- Finance and Management Science (FIN)
- Food Science (FDSC)
- French (FREN)
- General Engineering (GE)
- Geography (GEOG)
- Geological Sciences (GEOL)
- Geophysics (GEOL)
- German (GERM)
- Graduate and Postdoctoral Studies (GPS)
- History (HIST)
- Industrial Relations (INDR)
- Indigenous Studies (INDG)
- Interdepartmental (ITDL)
- Interdisciplinary Studies (INTD)
- International Trade (JSGS)
- Kinesiology (KIN)
- Large Animal Clinical Sciences (VLAC)
- Law (LAW)
- Management (MGT)
- Marketing (MKT)
- Mathematics (MATH)
- Mechanical Engineering (ME)
- Medicine (MED)
- Microbiology and Immunology (MCIM)
- Music (MUS)
- Music Applied (MUAP)
- Music Education (EMUS)
- Nursing (NURS)
- Nutrition (NUTR)
- Obstetrics, Gynecology & Reproductive Sciences (OBGY)
- Pathology (PATH)
- Pharmacology (PCOL)
- Pharmacy (PHAR)
- Philosophy (PHIL)
- Physical Therapy (PTH)
- Physics and Engineering Physics (PHYS)
- Physiology (PHSI)
- Plant Sciences (PLSC)
- Political Studies (POLS)
- Psychiatry (PSIA)
- Psychology (PSY)
- Public Health (PUBH)
- Public Policy (JSGS)
- Rehabilitation Medicine (REHM)
- Religious Studies (RLST)
- Remote Sensing (RESE)
- School and Counselling Psychology (SCP)
- Small Animal Clinical Sciences (VSAC)
- Sociology (SOC)
- Soil Science (SLSC)
- Spanish (SPAN)
- Statistics (STAT)
- Surgery (SURG)
- Toxicology (TOX)
- Ukrainian (UKR)
- Veterinary Biomedical Sciences (VBMS)
- Veterinary Interdepartmental (VINT)
- Veterinary Microbiology (VTMC)
- Veterinary Pathology (VTPA)
- Women and Gender Studies (WGST)
Supplemental and Deferred Examinations
Supplemental and deferred examination procedures and policies are subject to the university-wide regulations on supplemental and deferred examinations outlined in the Academic Courses Policy. For the regular supplemental and deferred examination schedule, students should refer to the Academic Calendar.
The following describes the relationship between literal descriptors and percentage scores for courses in the College of Graduate and Postdoctoral Studies:
A superior performance with consistent strong evidence of
- a comprehensive, incisive grasp of subject matter;
- an ability to make insightful, critical evaluation of information;
- an exceptional capacity for original, creative and/or logical thinking;
- an exceptional ability to organize, to analyze, to synthesize, to integrate ideas, and to express thoughts fluently;
- an exceptional ability to analyze and solve difficult problems related to subject matter.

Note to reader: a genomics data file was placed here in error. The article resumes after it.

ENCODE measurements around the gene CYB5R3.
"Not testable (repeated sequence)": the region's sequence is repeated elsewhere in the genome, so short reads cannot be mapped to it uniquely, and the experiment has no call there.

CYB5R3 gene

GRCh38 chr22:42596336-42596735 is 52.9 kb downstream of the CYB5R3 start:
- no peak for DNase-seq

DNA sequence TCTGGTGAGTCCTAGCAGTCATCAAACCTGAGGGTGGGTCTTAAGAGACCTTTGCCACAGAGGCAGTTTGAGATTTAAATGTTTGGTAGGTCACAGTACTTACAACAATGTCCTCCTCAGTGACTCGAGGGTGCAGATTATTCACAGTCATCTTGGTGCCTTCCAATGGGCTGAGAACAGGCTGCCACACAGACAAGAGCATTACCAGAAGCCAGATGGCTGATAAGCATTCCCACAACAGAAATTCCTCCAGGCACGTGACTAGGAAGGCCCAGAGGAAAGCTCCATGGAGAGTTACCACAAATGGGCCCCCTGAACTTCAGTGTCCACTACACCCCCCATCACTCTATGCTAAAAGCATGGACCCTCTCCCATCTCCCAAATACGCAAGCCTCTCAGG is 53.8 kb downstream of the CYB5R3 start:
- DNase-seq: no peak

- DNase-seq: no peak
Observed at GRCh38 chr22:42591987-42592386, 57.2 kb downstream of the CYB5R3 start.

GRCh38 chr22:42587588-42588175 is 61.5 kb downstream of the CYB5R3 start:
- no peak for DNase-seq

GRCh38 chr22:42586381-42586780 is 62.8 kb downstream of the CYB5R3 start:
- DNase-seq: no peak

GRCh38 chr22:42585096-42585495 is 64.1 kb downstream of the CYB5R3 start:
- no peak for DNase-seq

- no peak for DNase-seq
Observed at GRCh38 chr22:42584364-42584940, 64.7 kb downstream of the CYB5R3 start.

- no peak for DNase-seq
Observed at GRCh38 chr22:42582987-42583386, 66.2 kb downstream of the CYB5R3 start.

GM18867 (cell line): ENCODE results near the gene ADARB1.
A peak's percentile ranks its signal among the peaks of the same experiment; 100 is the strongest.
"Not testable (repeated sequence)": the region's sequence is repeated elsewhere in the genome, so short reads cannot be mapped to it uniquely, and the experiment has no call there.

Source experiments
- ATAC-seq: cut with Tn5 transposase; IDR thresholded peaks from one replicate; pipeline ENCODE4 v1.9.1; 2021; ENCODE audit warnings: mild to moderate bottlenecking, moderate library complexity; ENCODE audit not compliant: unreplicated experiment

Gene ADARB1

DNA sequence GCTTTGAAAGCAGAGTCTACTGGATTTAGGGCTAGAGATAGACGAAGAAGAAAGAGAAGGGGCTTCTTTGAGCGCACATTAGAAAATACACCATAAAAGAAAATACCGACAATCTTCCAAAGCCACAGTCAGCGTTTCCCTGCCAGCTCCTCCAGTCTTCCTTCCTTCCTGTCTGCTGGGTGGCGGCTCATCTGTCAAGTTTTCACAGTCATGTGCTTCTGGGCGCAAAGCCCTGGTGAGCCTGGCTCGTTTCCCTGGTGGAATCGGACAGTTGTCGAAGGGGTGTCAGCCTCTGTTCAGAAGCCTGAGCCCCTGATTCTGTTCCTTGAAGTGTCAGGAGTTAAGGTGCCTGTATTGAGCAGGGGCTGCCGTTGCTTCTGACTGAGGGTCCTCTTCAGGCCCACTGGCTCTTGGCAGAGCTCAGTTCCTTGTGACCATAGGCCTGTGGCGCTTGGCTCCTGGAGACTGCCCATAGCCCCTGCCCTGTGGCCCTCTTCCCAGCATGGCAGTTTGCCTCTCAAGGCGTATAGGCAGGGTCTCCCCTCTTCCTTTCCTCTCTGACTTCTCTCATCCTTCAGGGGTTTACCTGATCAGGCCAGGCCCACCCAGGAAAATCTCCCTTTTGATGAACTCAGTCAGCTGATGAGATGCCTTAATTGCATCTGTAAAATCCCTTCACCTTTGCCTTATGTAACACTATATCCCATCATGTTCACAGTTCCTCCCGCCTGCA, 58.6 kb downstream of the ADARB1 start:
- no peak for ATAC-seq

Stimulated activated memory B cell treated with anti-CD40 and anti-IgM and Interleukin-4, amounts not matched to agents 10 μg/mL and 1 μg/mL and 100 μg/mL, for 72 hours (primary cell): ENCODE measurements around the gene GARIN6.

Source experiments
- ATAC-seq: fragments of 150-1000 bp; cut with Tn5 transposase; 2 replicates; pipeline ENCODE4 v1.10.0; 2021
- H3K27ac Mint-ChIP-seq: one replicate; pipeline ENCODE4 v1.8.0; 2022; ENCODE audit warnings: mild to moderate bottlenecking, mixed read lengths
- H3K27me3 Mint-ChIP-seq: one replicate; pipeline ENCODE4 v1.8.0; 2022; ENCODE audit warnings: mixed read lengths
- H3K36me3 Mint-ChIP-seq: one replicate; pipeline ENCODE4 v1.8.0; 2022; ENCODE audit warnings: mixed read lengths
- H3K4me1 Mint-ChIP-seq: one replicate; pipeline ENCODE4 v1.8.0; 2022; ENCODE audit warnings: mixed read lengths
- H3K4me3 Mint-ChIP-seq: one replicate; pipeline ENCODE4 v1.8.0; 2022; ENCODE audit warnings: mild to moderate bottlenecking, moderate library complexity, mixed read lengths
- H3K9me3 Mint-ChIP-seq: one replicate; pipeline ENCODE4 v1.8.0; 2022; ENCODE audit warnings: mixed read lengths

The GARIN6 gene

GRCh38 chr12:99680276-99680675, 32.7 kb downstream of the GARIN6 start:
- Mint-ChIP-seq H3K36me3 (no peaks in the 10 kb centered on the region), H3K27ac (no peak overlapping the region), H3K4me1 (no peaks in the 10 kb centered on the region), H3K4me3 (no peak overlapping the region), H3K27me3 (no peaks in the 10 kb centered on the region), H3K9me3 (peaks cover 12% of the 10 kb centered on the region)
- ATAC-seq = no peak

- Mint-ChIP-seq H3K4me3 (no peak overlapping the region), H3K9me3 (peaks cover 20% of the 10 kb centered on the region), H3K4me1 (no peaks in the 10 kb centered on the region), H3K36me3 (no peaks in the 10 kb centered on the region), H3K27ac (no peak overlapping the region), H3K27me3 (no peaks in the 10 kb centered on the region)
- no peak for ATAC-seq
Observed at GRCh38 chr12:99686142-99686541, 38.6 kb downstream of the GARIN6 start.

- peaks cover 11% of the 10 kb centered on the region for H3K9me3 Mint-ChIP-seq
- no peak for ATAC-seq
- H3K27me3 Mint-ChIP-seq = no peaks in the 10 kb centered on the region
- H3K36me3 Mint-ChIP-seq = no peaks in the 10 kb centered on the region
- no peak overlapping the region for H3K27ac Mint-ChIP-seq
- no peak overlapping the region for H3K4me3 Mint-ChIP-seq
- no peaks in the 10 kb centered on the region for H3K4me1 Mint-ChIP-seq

A very good to excellent performance with strong evidence of
- a comprehensive grasp of subject matter;
- an ability to make sound critical evaluation of information;
- a very good to excellent capacity for original, creative and/or logical thinking;
- a very good to excellent ability to organize, to analyze, to synthesize, to integrate ideas, and to express thoughts fluently;
- a very good to excellent ability to analyze and solve difficult problems related to subject matter.
A satisfactory to good performance with evidence of
- a substantial knowledge of subject matter;
- a satisfactory to good understanding of the relevant issues and satisfactory to good familiarity with the relevant literature and technology;
- a satisfactory to good capacity for logical thinking;
- some capacity for original and creative thinking;
- a satisfactory to good ability to organize, to analyze, and to examine the subject matter in a critical and constructive manner;
- a satisfactory to good ability to analyze and solve moderately difficult problems.
A generally weak performance, but with some evidence of
- a basic grasp of the subject matter;
- some understanding of the basic issues;
- some familiarity with the relevant literature and techniques;
- some ability to develop solutions to moderately difficult problems related to the subject matter;
- some ability to examine the material in a critical and analytical manner.
An unacceptable performance.
- Percentage scores of at least 70% are required for a minimal pass performance in undergraduate courses taken by graduate students;
- Percentage scores of at least 70% are required for a minimal pass performance for each course which is included in a Ph.D. program;
- Individual degree programs may have advanced promotion standards. Please consult individual program information for additional promotion standards, if applicable;
- For all other graduate courses, percentage scores of at least 60-69% are required for a minimal pass performance for each course which is included in a Master's program, provided that the student's Cumulative Weighted Average is at least 70%;
- Graduate courses for which students receive grades of 60-69% are minimally acceptable in a Postgraduate Diploma program, provided that the Cumulative Weighted Average is at least 65%;
- Students should seek information on other program requirements in the Course & Program Catalogue and in academic unit publications.
Appeals of evaluation, grading, and academic standing are governed by university-wide council regulations.